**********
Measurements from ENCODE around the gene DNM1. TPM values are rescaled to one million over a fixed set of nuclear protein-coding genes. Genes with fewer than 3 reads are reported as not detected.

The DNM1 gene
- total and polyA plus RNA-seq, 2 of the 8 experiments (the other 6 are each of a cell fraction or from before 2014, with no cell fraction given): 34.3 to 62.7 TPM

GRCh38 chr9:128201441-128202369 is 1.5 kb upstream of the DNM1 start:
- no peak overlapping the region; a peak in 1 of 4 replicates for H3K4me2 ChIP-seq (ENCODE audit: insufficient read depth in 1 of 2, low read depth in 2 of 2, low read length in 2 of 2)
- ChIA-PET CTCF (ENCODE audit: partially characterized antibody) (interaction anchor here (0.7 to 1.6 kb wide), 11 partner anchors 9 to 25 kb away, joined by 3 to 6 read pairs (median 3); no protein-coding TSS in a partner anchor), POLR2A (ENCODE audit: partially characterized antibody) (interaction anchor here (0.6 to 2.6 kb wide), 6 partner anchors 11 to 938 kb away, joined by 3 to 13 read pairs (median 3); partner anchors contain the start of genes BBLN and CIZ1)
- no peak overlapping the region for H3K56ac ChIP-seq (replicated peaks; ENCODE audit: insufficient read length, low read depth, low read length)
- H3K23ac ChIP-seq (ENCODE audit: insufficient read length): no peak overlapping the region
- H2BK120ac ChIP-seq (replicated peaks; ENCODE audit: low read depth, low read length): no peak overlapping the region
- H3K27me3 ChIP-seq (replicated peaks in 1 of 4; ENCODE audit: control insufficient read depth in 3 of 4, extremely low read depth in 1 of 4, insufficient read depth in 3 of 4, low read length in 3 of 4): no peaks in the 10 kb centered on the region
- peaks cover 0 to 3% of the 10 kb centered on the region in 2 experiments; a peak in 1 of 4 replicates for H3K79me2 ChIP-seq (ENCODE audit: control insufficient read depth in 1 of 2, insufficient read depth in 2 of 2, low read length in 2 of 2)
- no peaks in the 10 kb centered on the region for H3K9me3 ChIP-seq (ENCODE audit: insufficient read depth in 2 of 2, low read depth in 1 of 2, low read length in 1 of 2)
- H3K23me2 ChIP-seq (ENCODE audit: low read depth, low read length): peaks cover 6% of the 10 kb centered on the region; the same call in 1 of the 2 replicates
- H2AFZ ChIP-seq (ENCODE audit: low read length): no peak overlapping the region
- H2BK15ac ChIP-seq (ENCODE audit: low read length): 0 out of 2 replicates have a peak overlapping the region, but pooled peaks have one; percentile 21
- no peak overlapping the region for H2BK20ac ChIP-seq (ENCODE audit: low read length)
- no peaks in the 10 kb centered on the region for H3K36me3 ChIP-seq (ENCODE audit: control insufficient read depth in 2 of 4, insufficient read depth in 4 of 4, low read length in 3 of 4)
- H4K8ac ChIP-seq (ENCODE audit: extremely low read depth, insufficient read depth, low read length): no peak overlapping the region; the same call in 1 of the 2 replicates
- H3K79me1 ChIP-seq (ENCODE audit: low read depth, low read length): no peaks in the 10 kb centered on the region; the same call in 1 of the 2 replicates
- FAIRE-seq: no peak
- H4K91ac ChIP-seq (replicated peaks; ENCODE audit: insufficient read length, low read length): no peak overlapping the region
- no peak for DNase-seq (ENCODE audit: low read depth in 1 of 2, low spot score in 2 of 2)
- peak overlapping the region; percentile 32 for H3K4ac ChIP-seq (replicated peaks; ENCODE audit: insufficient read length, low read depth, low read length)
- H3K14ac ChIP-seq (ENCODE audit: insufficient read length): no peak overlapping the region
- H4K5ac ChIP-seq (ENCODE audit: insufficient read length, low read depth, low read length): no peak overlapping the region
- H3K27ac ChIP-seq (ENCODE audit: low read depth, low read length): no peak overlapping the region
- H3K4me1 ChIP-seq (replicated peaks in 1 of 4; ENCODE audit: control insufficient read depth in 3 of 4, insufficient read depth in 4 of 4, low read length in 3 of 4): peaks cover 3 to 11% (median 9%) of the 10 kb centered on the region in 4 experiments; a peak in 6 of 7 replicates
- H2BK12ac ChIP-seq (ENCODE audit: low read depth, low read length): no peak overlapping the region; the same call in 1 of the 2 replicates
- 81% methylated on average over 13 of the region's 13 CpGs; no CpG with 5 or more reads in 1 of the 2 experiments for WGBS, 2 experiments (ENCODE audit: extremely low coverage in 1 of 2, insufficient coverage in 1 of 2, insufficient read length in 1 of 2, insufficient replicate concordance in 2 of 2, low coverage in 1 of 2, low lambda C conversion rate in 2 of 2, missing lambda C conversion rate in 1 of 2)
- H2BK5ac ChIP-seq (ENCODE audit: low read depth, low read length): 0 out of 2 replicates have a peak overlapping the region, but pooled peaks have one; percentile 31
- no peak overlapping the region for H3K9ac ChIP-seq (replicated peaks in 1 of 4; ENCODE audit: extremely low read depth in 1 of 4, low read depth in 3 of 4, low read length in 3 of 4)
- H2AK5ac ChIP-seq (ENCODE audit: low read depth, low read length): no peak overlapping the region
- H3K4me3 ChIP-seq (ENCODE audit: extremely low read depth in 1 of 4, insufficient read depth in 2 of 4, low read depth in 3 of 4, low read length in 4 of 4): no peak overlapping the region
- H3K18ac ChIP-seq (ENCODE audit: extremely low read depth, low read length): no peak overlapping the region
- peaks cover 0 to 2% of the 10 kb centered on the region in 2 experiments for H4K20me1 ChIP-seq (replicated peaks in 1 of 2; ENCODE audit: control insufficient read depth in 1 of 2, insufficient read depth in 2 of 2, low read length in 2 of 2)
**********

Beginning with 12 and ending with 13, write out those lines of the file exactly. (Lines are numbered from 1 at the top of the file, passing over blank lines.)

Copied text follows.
- no peaks in the 10 kb centered on the region for H3K9me3 ChIP-seq (ENCODE audit: insufficient read depth in 2 of 2, low read depth in 1 of 2, low read length in 1 of 2)
- H3K23me2 ChIP-seq (ENCODE audit: low read depth, low read length): peaks cover 6% of the 10 kb centered on the region; the same call in 1 of the 2 replicates